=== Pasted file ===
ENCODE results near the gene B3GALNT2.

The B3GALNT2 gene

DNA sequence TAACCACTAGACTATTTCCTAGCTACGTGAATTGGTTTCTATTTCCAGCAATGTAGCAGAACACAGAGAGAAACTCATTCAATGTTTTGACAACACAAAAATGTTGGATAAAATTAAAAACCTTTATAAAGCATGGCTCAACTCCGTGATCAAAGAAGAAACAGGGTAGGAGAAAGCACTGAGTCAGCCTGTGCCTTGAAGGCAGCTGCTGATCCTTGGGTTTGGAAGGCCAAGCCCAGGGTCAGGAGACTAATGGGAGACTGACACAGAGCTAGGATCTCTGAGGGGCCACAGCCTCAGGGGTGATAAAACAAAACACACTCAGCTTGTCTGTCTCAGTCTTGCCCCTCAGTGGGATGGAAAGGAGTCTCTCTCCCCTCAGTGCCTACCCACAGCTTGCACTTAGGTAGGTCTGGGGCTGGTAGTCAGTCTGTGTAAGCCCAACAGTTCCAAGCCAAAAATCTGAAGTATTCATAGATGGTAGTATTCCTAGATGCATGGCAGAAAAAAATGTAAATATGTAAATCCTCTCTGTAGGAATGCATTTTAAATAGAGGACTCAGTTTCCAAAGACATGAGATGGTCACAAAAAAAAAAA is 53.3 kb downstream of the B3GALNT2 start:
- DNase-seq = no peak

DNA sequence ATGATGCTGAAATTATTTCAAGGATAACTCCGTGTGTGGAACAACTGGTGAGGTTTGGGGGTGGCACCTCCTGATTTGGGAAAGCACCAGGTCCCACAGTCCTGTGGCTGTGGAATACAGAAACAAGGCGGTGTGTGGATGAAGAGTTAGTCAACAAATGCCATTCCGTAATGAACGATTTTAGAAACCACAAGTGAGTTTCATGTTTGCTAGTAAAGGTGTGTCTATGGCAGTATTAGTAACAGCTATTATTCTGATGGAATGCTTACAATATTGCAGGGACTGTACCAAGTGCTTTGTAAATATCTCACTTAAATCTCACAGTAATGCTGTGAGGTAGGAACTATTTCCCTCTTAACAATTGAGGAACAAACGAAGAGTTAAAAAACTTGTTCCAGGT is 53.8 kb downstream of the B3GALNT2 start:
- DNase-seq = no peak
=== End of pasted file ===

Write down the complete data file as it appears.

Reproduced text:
ENCODE results near the gene B3GALNT2.

The B3GALNT2 gene

DNA sequence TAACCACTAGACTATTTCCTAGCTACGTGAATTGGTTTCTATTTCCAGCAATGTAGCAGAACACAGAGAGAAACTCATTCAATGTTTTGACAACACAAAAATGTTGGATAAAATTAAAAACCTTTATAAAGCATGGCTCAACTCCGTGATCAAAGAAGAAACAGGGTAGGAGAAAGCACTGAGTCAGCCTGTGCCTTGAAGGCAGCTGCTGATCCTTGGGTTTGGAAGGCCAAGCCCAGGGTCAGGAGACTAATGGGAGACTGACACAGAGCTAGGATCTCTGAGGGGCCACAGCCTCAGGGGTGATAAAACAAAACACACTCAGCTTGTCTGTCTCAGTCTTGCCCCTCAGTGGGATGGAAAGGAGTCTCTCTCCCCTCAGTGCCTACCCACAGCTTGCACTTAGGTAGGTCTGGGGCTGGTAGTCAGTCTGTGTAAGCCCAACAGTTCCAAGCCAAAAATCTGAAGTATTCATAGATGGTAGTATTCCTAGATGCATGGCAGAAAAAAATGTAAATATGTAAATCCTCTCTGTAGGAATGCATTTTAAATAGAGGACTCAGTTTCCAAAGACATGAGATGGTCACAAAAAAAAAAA is 53.3 kb downstream of the B3GALNT2 start:
- DNase-seq = no peak

DNA sequence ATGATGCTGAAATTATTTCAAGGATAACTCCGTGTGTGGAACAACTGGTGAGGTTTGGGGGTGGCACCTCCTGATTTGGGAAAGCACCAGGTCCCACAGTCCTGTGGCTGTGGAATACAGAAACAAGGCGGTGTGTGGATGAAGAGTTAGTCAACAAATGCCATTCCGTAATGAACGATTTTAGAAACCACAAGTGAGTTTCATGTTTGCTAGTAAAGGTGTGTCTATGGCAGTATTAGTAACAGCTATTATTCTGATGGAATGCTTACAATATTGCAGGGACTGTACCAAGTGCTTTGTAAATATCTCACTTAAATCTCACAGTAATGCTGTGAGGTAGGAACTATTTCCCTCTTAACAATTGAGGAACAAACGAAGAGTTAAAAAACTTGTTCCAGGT is 53.8 kb downstream of the B3GALNT2 start:
- DNase-seq = no peak